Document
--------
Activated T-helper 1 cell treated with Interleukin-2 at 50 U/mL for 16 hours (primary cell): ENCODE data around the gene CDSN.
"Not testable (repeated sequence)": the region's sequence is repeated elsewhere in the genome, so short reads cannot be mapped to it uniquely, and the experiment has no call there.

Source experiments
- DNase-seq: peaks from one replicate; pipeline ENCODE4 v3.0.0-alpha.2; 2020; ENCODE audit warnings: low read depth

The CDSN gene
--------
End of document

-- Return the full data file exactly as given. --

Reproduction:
Activated T-helper 1 cell treated with Interleukin-2 at 50 U/mL for 16 hours (primary cell): ENCODE data around the gene CDSN.
"Not testable (repeated sequence)": the region's sequence is repeated elsewhere in the genome, so short reads cannot be mapped to it uniquely, and the experiment has no call there.

Source experiments
- DNase-seq: peaks from one replicate; pipeline ENCODE4 v3.0.0-alpha.2; 2020; ENCODE audit warnings: low read depth

The CDSN gene